5

A local photographer who double-booked reached out to me in an emergency to shoot a wedding in their place. They had another person who was supposed to shoot for the photographer but they flaked out. We both have our own individual businesses, btw. The bride adored me and the pictures I took, but of course the photographer she hired will edit the photos since he was originally hired and he has a moody style while I on the other hand edit light and airy.

Now of course I'm attached to the images I took and I'm very proud of the work I do, so I am extremely tempted to use my fave images from the wedding on my website portfolio. How much of a jerk would I be to do that even if I waited for him to share images first? I want to ask him but at the same time I'm scared he will resist, even though I feel entitled to use what I want since I was the one who showed up. How would anyone else proceed?

2

What does your contract with the photography say about this? Do you have a contract with the original photography, and if not, then why not. I'm not a lawyer nor do I claim to an expert, but I've always thought that the person who pushed the button owns the copyrights to the image. So if this is true in your case, shouldn't the original photographer be the one asking YOU if they can publish YOUR work instead of the other way around?

  • In absence of a contract, this will be very dependent on the jurisdiction. Is it a 'work for hire' scenario or some other gotcha that might grant the CR to the other photographer. – Robin Sep 5 '18 at 20:19
3

Just be professional about it and reach out to the other photographer. If your positions were reversed, it's likely what you would want him to do to you. Since he double booked, he might be bogged down in editing and willing to turn over the entire project to you.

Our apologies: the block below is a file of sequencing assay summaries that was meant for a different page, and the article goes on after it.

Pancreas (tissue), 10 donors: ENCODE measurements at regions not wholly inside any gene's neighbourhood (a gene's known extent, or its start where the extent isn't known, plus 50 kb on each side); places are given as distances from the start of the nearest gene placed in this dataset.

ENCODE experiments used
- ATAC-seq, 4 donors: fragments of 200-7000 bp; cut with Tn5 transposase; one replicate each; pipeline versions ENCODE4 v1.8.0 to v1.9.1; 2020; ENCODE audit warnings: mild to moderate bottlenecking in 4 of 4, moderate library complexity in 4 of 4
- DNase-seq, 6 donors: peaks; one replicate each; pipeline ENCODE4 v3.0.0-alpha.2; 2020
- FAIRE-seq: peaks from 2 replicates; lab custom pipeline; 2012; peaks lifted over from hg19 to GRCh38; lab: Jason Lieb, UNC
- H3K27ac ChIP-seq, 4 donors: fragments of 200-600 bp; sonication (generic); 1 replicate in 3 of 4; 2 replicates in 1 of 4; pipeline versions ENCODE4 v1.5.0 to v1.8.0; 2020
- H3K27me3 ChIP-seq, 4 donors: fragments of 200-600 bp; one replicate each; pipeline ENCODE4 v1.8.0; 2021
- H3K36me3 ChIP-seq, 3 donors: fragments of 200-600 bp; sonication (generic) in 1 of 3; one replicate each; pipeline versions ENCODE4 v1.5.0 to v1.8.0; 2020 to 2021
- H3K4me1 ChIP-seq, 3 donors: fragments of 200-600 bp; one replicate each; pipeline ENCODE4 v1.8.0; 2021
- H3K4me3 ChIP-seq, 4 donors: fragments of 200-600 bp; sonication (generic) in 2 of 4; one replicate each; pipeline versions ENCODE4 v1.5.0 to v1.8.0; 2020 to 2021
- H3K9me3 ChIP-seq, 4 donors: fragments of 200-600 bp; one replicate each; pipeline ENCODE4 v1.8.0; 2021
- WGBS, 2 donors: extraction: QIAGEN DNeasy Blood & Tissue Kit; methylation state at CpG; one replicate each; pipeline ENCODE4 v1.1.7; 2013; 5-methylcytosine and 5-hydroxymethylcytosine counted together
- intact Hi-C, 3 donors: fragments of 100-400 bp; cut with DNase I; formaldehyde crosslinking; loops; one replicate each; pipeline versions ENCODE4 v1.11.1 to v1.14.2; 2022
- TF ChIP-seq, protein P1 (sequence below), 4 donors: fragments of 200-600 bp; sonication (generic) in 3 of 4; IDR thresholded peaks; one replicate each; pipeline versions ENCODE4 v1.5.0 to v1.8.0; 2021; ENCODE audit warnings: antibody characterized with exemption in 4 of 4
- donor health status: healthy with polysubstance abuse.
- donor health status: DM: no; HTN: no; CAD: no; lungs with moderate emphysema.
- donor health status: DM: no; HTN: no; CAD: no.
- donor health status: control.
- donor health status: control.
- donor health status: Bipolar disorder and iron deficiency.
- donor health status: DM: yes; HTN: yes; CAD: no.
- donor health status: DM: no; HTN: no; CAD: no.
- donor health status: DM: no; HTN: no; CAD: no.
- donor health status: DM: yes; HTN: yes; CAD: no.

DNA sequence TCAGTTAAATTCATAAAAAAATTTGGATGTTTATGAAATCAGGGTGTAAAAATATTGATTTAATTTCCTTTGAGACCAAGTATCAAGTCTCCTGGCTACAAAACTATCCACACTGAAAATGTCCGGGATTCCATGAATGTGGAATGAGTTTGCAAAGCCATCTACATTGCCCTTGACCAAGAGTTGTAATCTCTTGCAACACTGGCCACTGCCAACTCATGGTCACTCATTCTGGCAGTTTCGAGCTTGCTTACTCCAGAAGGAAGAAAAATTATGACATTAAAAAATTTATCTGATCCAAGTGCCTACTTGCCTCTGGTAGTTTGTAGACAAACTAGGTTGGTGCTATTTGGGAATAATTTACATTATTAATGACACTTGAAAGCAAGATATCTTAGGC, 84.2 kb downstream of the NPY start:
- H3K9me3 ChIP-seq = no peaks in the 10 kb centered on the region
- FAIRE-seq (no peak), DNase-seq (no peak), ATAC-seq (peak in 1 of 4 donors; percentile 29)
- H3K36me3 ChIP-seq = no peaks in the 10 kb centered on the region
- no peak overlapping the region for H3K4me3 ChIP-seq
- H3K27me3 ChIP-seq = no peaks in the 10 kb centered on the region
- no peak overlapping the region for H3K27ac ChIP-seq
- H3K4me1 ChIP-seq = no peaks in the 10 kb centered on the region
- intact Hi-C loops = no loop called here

Although he was the primary contact and will likely edit the photos, your work really shouldn't go in his portfolio at all because he did not actually take them, while inclusion in his portfolio would imply that he did.

As far as copyright is concerned, that likely depends on any contracts you signed when you took the job. Contact a lawyer.

2

Check your contract as mentioned, as to copyright issues. As a wedding photographer for over 20 years, if I sub-contracted as a photographer for another studio, they owned rights to the images, accordingly anyone that sub-contracted for my studio, I contractually owned the rights to the images. However, if you want to use an image in your portfolio, I would contact the studio and get permission to display the images with a byline “Images by Roberts Photography” John Smith, Photographer The short of it is that you don’t own the photos or rights to them, but maybe by offering to share the byline you both get a little billing.

0

It depends first of all on the contract. If there is no contract, then you own the images.

However, just because you own the images doesn't mean you can publish them. Many states have so-called "right of publicity" laws that forbid using someone's image for commercial purposes without their express written permission. Also, some states have "property publicity" laws that make it illegal to use pictures of features on private property for commercial purposes without express written permission. Therefore, you need to check the laws in your state to find out the rules.

If the state in which the pictures were taken has such laws, then you need to obtain the relevant "release" contracts signed by the subjects that authorize you to use their image commercially.

Your Answer

By clicking “Post Your Answer”, you agree to our terms of service, privacy policy and cookie policy

Not the answer you're looking for? Browse other questions tagged or ask your own question.